AS I SEE IT - Lockdown Had Its Silver Linings By Betsy Goodfellow

It’s important to stress that the COVID-19 pandemic is an awful and ongoing crisis, with over 452,000 deaths in the UK alone. However, despite this, there have been some surprising silver linings from the six months since lockdown began.

For many, COVID-19 has changed us in some unexpected ways. Most surprisingly of all, some of us may have even changed for the better. New hobbies, improved relationships within families; even the way we all socialise have all be affected by the pandemic.

The initial lockdown months spent mostly inside our homes have led to many finding new ways to entertain themselves. Aside from the wasted hours spent scrolling through TikTok’s ‘For You Page’, social distancing limitations allowed for the opportunity to try something completely new. For example, being someone whose idea of hell was school sports day, I thought I would give running a go. I’m currently on week seven of the Couch-to-5K programme and, surprisingly, I’m actually quite enjoying it. That being said, I did get about halfway through knitting a scarf before that endeavor became boring, so I’m definitely not immune to abandoning new hobbies.

Likewise, many of my friends picked up baking, painting, writing and upcycling old clothes; one of my friends even started a YouTube channel. It seems that one small silver lining of the COVID-19 lockdown was that we all had a chance to take a break from our usually hectic lives and engage with our more creative sides.

Another unexpected positive to come out of lockdown was that some of us had the chance to spend considerably more time at home with our families. Initially, it was strange being home for such a long period of time, especially having been used to living away at uni and being much more independent. However, my family and I made a deliberate effort to have fun, despite the underlying situation being completely rubbish.

At home I live with my mum and brother, and for the duration of lockdown my brother’s girlfriend and the four of us decided to host the.med nights. First up was my brother’s twenty-first birthday. We all dressed up in posh clothes and had a fancy dinner. We also had an end of year party complete with beer pong for when I finished my first year assessments.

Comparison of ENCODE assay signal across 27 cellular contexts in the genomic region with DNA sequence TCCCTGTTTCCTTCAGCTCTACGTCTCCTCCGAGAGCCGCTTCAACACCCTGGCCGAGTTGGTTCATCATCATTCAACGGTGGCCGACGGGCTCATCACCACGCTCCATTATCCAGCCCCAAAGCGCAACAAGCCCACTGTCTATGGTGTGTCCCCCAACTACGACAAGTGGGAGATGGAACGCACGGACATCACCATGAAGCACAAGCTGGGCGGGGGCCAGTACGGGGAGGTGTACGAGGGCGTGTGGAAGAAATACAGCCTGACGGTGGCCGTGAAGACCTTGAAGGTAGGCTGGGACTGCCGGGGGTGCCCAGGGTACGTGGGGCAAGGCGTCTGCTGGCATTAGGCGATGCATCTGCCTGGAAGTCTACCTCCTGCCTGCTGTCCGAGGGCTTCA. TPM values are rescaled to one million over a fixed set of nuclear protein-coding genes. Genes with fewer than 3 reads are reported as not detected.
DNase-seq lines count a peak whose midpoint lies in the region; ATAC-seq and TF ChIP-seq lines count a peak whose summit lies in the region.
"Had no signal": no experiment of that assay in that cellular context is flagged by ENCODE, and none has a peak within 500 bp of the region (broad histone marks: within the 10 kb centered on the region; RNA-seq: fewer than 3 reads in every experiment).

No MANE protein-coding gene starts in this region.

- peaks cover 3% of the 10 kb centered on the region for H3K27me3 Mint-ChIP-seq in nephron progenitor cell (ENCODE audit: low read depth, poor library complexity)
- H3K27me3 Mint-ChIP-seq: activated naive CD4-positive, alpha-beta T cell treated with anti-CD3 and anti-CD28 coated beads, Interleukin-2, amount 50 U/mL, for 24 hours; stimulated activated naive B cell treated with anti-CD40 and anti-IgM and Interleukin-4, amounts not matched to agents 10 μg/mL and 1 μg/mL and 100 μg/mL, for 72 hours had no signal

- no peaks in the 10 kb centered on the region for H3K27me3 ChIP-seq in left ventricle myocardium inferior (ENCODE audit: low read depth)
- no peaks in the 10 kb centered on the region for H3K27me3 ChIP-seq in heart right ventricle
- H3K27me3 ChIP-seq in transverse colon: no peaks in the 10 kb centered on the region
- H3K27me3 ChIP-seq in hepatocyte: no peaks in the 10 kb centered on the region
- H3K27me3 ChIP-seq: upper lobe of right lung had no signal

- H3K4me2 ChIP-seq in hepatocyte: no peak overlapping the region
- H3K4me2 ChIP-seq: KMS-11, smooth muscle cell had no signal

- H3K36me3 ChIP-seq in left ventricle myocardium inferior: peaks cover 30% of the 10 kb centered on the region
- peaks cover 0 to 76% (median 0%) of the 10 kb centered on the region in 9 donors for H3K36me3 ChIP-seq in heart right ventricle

Since then we’ve had a ‘mini-Christmas’, a 70s themed night, and most recently, a musicals themed night. We all dressed up as characters from musicals (I was Veronica Sawyer from Heathers) and spent an evening listening to my extensive musicals playlist while eating food which we’d given musical pun names (my favourite being chips named ‘Look into his Angel Fries’ like the song from Mamma Mia 2).

To be honest, I never planned to celebrate the end of my first year of uni by getting drunk at home with my family, and I doubt that’s how my brother planned to spend his twenty-first, but it was fun and I would definitely recommend a themed night in if we have to go back into some form of lockdown again.

In the height of lockdown even the way that we socialised changed beyond recognition. The friends we would usually find ourselves with in Rubix became pixels on FaceTime calls, some even in different countries. Despite this, it is brilliant that we were all able to use the technology we had available to us to continue our ‘normal’ lives as closely as possible. It seems that this made us appreciate our friends more when we did get to see them.

Also, as President of LitSoc I hosted a number of virtual socials and games nights, in an attempt to keep the society running even through the pandemic, as a lot of people missed their friends and the opportunity to socialise more than ever.

Ultimately, although the COVID-19 pandemic has taken its toll across the country, there have been some silver linings and it has changed some of us in ways we couldn’t have imagined and has shown just how able humans are able to adapt. This being said, I’m sure most of us are still looking forward to our ‘normal’ lives resuming at some point in the future, that is if we don’t go into lockdown. Again.


Created with an image by Ben Collins - "Back when we were all stuck in lockdown and video calls helped us stay connected"